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Relationship of circulating cell-free DNA levels to cell-free fetal DNA levels, clinical characteristics and laboratory parameters in preeclampsia

Levente Lazar1*, János Rigó1, Bálint Nagy1, Krisztián Balogh2, Veronika Makó3, László Cervenak4, Miklós Mézes5, Zoltán Prohászka34 and Attila Molvarec1

Author Affiliations

1 1st Department of Obstetrics and Gynecology, Semmelweis University, Budapest, Hungary

2 Research Group of Animal Breeding and Hygiene, Faculty of Animal Science, University of Kaposvár, Kaposvár, Hungary

3 3rd Department of Internal Medicine and Szentágothai Knowledge Center, Semmelweis University, Budapest, Hungary

4 Research Group of Inflammation Biology and Immunogenomics, Hungarian Academy of Sciences, Budapest, Hungary

5 Department of Nutrition, Faculty of Agricultural and Environmental Sciences, Szent István University, Gödöllő, Hungary

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BMC Medical Genetics 2009, 10:120  doi:10.1186/1471-2350-10-120

Published: 21 November 2009



The aim of our study was to examine whether increased circulating total cell-free DNA levels are related to the clinical characteristics and standard laboratory parameters of preeclamptic patients, to markers of inflammation, endothelial activation or injury, oxidative stress and to cell-free fetal DNA levels.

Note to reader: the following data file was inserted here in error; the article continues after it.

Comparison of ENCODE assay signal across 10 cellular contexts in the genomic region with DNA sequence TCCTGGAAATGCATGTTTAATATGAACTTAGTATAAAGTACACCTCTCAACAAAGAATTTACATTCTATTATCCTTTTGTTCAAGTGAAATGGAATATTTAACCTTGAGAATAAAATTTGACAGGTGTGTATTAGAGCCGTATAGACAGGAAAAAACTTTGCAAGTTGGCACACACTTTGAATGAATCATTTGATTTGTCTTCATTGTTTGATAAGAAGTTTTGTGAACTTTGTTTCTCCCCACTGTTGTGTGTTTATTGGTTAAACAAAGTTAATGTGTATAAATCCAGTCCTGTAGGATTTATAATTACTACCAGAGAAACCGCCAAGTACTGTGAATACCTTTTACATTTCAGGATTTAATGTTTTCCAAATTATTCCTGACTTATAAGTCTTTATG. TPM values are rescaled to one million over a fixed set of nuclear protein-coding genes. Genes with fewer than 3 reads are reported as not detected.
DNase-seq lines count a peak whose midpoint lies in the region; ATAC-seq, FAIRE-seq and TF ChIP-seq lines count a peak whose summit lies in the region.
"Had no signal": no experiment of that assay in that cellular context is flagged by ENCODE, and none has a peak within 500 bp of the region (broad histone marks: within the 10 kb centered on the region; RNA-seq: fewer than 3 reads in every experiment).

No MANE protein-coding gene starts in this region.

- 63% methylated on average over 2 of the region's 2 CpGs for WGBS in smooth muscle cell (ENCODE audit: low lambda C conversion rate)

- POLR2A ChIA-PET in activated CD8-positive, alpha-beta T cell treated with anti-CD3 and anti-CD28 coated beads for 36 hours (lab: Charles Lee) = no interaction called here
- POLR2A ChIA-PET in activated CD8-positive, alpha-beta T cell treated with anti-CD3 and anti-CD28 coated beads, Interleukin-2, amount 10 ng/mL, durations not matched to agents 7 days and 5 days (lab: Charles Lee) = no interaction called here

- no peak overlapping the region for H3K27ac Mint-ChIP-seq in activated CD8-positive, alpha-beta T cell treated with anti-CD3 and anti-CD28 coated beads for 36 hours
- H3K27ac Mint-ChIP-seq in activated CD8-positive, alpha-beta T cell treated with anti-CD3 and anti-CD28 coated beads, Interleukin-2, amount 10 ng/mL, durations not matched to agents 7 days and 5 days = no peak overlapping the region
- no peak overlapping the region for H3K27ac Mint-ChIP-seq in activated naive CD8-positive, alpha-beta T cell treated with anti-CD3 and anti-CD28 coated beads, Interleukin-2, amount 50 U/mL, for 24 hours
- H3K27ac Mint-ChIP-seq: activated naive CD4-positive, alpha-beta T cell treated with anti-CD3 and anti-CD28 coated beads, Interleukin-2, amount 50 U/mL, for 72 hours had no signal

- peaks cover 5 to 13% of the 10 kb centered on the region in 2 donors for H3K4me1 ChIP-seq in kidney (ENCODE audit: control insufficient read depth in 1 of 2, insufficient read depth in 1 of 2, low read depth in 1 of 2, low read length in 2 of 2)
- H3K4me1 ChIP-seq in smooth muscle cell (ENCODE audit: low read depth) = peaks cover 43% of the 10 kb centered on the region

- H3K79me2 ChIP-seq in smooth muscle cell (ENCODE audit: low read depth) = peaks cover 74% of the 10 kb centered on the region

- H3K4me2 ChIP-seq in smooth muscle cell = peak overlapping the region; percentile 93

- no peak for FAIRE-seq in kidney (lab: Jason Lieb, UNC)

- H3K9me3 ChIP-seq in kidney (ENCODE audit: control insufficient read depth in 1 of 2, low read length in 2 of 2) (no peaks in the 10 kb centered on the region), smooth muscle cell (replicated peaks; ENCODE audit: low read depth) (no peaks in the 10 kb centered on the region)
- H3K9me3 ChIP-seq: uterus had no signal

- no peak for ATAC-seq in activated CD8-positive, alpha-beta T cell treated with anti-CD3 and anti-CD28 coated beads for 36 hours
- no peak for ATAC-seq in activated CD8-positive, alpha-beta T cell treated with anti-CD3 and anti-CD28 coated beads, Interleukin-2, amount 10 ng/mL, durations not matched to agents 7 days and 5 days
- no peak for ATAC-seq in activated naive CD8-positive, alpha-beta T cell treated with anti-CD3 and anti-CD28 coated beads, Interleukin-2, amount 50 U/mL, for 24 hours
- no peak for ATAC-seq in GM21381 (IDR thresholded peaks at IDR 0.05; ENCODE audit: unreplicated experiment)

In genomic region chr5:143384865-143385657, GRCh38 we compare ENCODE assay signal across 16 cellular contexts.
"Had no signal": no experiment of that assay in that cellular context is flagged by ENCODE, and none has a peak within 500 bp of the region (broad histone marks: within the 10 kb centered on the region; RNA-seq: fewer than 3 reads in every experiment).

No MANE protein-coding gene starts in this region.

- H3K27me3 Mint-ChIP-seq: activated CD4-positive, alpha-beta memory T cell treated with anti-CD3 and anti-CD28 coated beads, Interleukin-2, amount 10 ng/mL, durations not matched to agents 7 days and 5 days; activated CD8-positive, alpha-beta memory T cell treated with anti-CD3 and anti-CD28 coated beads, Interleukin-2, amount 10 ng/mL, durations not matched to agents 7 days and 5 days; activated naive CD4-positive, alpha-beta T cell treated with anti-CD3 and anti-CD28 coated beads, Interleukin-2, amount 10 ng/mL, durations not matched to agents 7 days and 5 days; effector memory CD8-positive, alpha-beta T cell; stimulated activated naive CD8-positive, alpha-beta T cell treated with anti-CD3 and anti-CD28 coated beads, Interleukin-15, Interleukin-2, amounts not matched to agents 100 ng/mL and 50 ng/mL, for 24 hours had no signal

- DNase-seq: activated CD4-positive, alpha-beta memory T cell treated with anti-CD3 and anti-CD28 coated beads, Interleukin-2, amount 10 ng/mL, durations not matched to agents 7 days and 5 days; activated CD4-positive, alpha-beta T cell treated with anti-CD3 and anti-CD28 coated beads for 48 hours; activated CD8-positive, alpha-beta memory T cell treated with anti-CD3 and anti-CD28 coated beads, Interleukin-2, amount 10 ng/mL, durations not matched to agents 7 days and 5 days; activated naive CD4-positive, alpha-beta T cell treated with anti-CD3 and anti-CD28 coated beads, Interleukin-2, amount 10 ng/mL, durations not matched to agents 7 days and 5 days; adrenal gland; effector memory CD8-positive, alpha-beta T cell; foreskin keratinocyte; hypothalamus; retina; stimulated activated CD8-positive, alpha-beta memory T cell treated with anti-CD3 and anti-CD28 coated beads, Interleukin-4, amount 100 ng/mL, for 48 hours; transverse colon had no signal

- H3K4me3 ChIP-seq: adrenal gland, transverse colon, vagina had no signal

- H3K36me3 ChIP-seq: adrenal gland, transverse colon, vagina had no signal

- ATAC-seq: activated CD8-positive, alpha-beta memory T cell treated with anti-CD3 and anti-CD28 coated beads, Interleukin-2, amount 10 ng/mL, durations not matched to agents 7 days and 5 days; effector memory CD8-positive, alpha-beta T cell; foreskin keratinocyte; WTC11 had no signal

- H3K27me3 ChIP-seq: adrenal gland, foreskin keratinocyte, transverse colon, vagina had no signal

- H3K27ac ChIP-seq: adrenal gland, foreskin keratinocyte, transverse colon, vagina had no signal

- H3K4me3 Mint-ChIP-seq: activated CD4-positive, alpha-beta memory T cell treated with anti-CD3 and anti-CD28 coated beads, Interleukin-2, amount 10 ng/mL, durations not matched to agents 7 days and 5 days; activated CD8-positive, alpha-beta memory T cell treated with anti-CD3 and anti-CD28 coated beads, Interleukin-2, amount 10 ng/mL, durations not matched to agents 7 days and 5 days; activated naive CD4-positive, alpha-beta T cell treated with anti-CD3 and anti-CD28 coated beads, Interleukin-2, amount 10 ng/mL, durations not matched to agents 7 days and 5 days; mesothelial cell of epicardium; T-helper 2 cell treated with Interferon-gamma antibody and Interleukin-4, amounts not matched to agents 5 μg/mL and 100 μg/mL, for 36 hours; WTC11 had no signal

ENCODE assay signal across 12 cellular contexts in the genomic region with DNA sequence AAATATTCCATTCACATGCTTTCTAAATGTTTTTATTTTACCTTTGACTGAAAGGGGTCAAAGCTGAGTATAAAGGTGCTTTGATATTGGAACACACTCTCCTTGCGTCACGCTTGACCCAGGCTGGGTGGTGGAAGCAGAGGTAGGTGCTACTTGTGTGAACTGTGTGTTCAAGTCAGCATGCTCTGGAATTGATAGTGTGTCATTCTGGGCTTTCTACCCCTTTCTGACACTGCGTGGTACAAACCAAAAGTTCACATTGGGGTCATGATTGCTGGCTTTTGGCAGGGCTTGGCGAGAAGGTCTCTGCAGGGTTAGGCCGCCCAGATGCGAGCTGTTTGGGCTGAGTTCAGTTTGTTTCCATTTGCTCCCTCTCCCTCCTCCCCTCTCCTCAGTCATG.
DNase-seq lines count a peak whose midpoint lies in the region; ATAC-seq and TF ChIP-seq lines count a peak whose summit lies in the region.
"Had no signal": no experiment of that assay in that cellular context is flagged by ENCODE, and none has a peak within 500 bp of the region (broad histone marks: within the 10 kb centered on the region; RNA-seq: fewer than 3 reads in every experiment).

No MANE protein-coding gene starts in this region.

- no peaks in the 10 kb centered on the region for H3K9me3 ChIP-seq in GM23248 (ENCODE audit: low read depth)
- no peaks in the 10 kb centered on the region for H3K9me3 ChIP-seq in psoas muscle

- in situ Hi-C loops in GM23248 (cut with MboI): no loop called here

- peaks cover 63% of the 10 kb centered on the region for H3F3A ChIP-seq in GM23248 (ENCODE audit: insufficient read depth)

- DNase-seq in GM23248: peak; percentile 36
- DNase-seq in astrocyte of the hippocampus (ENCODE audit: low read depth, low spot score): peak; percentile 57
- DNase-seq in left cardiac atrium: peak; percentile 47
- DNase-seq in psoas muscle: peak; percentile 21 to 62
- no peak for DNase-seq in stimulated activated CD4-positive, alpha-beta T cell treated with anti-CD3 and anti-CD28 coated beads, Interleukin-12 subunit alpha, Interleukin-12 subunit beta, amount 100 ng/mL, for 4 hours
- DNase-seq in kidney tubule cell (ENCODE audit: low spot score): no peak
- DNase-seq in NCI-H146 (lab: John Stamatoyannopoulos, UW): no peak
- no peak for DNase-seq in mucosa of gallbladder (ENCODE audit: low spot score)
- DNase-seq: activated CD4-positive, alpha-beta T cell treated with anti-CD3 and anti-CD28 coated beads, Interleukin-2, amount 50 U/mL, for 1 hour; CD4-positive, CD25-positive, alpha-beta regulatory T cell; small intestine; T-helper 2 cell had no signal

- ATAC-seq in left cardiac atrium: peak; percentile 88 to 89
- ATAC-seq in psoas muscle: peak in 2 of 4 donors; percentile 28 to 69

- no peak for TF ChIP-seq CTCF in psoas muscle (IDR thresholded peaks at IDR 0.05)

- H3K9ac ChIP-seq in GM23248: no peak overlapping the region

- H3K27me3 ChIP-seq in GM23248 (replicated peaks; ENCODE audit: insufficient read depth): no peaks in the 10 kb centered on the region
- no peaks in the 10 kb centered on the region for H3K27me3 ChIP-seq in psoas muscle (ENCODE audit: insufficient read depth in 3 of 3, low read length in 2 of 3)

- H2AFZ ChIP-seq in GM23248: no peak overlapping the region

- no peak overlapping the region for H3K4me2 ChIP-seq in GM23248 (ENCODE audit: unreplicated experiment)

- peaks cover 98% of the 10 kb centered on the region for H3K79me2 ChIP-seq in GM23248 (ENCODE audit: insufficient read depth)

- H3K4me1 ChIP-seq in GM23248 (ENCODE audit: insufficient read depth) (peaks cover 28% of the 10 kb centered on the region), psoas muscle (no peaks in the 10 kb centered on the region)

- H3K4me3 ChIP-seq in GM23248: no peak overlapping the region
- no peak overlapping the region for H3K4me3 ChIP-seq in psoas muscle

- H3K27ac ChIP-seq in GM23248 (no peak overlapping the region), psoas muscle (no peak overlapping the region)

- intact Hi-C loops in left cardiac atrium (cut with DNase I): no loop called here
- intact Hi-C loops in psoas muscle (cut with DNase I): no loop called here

Circulating total cell-free DNA was measured by real-time quantitative PCR in plasma samples obtained from 67 preeclamptic and 70 normotensive pregnant women. Standard laboratory parameters, C-reactive protein, plasma von Willebrand factor antigen, plasma fibronectin, plasma malondialdehyde and cell-free fetal DNA levels were also determined.

Results and Conclusion

Circulating total cell-free and fetal deoxyribonucleic acid levels were significantly elevated in pregnancies complicated by preeclampsia (median: 11.395 vs. 32.460 and 0.001 vs. 0.086 pg/μl; P < .001). The quantity of plasma total cell-free DNA did not correlate with most of the laboratory parameters, except for serum aspartate aminotransferase and alanine aminotransferase activities (correlation coefficient: 0.31; P = 0.012 and 0.46; P < .001). There was no correlation with clinical characteristics, including body mass index. The releases of both free fetal and total cell-free deoxyribonucleic acid were found to be affected in preeclampsia. Hepatocellular necrosis seems to be responsible - at least partly - for increased circulating total DNA levels in preeclampsia, as suggested by the significant correlation with liver enzyme activities.